After being accused of drug possession and child abuse charges, the estranged wife of California's state treasurer has won back visitation rights to her 9-year-old son. The treasurer's estranged spouse had allegedly been found in possession of methamphetamine in her home, where she was staying with her son.An Orange County judge has directed that the woman be allowed to meet with her childin the presence of the child's father. The suspect has temporary rights to speak to the boy on the phone too. The modification will take effect until the court is satisfied with the suspect's rehabilitation progress although it is not clear whether prosecutors are willing to push for child custody proceedings. For now, the boy will stay under his father's legal custody, but it is not clear whether the father will be filing for divorce.
Emotions run high in a child custody case, particularly when there are allegations of abuse or other maltreatment. Occasionally, this can lead to one parent taking matters into his or her own hands. Just such a case occurred recently in California when a man allegedly took his two children and absconded with them on a yacht.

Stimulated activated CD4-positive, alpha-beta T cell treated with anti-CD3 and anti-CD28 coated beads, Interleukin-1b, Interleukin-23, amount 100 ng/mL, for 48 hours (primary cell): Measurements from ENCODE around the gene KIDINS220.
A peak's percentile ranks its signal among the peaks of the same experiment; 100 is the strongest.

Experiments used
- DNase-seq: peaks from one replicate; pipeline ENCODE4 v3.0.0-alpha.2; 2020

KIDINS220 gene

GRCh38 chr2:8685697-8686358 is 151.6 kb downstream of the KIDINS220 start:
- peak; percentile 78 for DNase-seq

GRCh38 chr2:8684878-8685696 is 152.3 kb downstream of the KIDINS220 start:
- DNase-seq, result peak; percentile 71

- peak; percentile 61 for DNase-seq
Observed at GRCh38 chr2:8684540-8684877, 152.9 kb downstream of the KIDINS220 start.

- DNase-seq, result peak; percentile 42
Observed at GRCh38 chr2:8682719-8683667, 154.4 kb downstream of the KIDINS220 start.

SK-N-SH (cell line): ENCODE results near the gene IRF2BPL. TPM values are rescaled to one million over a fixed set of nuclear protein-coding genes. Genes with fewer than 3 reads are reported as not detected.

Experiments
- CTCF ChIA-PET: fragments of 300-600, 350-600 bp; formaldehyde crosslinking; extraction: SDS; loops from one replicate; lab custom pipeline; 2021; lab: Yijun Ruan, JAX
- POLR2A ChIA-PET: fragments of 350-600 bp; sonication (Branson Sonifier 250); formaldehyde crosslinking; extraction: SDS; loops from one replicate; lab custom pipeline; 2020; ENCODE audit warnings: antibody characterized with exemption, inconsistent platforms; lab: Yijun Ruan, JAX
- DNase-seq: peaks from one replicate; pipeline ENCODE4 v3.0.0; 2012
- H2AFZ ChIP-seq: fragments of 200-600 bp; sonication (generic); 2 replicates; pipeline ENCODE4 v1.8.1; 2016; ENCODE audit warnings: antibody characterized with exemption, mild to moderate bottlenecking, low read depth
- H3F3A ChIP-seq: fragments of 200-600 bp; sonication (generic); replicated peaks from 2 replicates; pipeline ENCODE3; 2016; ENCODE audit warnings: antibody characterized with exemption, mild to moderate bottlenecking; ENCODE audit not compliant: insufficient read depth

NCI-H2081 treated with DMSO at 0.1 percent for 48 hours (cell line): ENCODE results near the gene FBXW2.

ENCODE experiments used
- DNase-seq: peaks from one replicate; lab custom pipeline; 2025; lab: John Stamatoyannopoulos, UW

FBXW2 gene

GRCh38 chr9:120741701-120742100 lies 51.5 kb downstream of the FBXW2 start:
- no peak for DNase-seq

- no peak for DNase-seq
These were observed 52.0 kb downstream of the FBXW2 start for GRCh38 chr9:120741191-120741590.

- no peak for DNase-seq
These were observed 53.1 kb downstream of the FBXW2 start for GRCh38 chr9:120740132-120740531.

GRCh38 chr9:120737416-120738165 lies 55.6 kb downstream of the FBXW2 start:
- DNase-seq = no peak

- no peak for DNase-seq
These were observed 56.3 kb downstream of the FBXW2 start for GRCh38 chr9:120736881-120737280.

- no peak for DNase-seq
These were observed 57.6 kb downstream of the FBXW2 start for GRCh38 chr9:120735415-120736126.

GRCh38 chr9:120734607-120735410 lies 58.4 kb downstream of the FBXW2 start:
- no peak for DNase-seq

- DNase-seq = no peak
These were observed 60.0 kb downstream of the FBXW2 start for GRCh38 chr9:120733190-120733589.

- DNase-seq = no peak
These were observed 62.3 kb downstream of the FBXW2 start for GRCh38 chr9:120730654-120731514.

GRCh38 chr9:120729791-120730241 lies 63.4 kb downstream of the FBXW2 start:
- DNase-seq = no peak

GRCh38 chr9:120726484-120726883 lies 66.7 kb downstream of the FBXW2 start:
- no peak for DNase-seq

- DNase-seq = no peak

According to a recent study conducted at the University of Missouri, ex-spouses who focus on the needs of their children, rather than on their own differences, put less stress on their children and themselves. The study highlighted the fact that parents should pay attention to the feelings of the children involved, which made child custody arrangements flow much more smoothly.About half of the ex-spouses surveyed in the study reported working amicably together while half reported continuous problems with the ex-spouse over visitation. Of the ex-spouses who worked well together, most reported that they had begun the divorce process with animosity between the parties. However, according to the study, half of these spouses saw how harmful this was to the children and modified their behavior toward each other.
Missouri residents may have seen media coverage of the case of the pastor who is accused of helping a woman flee the country with her child in violation of a family court order granting visitation to the woman's ex-partner, also female. The defense has raised some interesting questions regarding child custody determinations in same-sex partnership dissolution, and the result could possibly strengthen or weaken the position of same-sex, non-custodial parents in regard to enforcement of visitation rights in the future.